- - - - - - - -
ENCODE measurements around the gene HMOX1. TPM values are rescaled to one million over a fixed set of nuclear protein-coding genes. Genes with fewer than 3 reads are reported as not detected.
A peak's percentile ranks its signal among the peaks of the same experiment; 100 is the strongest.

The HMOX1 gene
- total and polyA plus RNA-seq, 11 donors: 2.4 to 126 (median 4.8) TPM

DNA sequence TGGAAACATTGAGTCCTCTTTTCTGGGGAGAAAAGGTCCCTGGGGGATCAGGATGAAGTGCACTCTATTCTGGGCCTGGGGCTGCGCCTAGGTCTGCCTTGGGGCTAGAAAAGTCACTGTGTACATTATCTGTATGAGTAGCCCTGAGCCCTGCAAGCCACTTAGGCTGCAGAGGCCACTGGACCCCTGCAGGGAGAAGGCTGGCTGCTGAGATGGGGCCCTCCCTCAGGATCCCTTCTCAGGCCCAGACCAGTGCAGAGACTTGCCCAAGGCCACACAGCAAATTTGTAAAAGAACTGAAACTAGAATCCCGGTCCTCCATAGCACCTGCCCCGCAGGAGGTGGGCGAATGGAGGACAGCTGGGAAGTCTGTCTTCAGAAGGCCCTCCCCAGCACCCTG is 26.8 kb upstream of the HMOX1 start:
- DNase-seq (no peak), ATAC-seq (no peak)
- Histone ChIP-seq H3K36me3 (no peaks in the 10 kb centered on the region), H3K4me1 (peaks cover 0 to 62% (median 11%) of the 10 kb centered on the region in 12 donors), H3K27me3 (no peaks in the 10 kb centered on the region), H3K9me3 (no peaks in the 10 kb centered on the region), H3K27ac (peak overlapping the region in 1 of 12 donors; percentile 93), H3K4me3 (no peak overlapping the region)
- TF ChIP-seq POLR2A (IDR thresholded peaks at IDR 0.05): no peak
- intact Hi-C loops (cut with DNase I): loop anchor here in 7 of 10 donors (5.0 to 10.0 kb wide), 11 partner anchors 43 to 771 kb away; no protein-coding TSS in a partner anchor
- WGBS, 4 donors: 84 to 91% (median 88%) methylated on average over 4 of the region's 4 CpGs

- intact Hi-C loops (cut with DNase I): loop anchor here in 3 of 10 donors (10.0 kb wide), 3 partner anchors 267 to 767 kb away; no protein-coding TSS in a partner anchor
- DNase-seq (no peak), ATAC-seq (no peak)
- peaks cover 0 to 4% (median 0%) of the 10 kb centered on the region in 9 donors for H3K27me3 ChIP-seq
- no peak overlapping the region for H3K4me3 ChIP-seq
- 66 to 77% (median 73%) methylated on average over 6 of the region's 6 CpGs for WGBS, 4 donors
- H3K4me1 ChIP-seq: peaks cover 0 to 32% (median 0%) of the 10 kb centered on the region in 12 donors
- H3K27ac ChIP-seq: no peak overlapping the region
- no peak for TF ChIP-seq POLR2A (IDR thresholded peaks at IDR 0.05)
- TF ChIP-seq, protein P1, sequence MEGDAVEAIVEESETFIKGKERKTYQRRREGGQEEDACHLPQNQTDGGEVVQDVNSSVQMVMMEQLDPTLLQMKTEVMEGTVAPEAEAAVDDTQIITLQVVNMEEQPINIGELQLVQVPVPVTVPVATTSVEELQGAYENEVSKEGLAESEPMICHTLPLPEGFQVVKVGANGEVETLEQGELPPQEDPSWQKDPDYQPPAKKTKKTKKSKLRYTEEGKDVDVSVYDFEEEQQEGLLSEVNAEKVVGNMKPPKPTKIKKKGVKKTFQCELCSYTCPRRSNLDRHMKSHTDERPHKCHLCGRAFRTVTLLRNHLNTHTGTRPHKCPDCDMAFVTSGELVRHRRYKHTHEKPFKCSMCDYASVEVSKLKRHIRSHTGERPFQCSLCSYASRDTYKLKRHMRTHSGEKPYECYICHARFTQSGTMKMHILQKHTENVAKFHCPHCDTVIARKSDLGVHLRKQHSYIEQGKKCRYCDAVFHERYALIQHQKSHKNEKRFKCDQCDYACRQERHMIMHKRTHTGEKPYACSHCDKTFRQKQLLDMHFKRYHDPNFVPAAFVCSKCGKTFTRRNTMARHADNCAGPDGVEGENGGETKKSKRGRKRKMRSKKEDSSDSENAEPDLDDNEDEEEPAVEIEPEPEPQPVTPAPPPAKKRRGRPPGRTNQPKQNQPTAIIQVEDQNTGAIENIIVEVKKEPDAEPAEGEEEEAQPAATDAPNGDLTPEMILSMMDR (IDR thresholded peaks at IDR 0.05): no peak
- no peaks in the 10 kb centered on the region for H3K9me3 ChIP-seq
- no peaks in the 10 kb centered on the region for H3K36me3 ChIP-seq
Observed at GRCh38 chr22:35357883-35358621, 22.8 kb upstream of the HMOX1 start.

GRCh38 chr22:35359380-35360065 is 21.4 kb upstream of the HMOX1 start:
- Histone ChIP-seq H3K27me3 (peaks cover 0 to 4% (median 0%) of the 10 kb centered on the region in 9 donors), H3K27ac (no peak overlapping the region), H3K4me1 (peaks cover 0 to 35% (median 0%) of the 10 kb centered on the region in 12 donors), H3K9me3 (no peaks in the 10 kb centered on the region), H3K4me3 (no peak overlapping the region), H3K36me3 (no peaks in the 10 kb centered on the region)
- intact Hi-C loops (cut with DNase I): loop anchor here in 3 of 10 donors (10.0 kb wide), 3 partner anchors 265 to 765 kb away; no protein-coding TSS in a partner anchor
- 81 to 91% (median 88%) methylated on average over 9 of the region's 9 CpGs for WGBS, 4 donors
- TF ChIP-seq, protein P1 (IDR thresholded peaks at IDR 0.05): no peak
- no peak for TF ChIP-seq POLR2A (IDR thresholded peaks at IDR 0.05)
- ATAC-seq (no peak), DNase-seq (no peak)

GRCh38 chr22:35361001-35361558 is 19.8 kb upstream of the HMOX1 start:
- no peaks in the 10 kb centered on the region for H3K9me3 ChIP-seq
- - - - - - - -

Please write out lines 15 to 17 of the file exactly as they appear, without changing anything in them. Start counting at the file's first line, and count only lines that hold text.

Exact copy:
- 66 to 77% (median 73%) methylated on average over 6 of the region's 6 CpGs for WGBS, 4 donors
- H3K4me1 ChIP-seq: peaks cover 0 to 32% (median 0%) of the 10 kb centered on the region in 12 donors
- H3K27ac ChIP-seq: no peak overlapping the region